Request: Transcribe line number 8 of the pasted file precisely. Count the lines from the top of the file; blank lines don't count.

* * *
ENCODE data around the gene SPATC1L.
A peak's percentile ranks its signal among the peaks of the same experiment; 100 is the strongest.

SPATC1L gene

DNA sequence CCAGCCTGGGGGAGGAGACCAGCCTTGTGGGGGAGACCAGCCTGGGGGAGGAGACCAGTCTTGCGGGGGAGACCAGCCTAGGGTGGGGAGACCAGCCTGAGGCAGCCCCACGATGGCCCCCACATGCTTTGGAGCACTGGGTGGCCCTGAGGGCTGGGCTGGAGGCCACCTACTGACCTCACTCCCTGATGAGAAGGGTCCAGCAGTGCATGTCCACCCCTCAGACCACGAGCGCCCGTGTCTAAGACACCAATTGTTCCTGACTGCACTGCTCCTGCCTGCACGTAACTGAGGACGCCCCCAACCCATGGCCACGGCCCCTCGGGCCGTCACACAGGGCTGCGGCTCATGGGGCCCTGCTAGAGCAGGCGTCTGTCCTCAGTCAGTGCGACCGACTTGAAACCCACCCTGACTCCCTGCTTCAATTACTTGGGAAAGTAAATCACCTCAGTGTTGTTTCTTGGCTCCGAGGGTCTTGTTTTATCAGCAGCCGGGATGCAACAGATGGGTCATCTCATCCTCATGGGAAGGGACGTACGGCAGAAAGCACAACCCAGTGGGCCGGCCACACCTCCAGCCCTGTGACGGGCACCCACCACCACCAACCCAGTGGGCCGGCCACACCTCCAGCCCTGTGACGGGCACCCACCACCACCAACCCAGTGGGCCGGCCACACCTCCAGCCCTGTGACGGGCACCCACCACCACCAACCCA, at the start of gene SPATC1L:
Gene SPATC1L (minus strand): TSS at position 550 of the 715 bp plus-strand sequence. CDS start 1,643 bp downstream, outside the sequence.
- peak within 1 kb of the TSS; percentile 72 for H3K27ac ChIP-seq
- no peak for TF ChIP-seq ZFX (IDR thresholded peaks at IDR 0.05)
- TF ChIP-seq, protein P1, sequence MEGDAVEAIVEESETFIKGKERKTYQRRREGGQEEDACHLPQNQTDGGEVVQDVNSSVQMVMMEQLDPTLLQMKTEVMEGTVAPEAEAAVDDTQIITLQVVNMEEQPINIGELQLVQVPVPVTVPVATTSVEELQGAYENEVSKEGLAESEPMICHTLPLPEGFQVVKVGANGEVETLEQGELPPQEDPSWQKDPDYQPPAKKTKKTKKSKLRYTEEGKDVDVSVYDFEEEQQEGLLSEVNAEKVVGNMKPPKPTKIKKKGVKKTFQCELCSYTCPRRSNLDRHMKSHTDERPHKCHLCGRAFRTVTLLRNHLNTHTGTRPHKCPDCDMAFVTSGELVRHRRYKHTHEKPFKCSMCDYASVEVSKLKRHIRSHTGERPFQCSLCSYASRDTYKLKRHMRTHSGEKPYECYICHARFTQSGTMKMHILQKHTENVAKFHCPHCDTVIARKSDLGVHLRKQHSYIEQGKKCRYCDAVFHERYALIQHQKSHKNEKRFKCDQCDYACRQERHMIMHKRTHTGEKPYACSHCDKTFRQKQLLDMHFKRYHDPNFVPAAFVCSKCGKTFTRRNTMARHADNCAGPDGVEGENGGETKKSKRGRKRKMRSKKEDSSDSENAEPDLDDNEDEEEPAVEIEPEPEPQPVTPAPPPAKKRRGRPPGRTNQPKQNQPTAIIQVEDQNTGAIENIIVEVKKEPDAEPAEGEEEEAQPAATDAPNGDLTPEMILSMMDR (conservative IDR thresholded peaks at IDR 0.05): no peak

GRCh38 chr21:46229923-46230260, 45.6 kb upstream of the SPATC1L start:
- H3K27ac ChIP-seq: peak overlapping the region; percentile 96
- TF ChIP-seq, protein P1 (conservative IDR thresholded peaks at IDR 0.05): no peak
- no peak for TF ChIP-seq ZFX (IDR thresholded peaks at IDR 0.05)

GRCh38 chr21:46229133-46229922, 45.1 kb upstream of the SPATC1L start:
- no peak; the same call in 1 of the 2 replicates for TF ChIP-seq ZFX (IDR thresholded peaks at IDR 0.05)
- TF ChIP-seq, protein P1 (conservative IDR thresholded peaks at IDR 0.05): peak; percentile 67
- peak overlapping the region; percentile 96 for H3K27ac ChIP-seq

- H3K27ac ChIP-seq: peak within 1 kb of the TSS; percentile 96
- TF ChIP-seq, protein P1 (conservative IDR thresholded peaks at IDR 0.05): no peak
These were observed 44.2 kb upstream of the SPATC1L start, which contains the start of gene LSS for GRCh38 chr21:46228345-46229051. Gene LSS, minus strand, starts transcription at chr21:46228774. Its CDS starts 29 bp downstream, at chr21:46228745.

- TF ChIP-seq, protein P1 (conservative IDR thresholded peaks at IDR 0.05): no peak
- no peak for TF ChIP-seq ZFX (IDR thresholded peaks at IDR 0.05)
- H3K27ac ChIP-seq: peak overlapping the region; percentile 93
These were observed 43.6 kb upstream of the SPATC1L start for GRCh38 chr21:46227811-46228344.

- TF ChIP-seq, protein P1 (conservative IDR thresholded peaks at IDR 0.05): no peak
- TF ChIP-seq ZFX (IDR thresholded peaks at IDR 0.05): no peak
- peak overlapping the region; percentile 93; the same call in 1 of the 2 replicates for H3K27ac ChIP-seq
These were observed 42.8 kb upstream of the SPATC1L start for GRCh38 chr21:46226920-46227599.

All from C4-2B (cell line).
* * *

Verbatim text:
- TF ChIP-seq, protein P1, sequence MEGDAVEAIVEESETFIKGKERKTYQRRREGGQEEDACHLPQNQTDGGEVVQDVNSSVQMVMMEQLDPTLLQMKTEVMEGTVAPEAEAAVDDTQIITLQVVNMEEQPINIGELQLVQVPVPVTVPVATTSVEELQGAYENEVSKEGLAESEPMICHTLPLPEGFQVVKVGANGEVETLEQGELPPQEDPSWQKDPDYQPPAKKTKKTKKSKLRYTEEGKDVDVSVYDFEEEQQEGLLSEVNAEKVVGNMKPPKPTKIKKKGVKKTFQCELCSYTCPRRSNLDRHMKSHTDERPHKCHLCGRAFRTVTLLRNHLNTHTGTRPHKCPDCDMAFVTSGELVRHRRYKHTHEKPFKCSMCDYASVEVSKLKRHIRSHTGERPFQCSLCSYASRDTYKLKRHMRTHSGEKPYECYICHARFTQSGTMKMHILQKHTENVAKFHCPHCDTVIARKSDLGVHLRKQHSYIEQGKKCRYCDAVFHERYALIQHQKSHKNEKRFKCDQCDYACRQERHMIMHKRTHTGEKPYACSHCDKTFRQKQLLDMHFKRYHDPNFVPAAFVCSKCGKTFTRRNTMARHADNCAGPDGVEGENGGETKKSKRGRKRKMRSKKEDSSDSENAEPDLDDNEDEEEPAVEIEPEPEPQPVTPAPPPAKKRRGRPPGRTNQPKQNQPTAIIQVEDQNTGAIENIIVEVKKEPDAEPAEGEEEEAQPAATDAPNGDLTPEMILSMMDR (conservative IDR thresholded peaks at IDR 0.05): no peak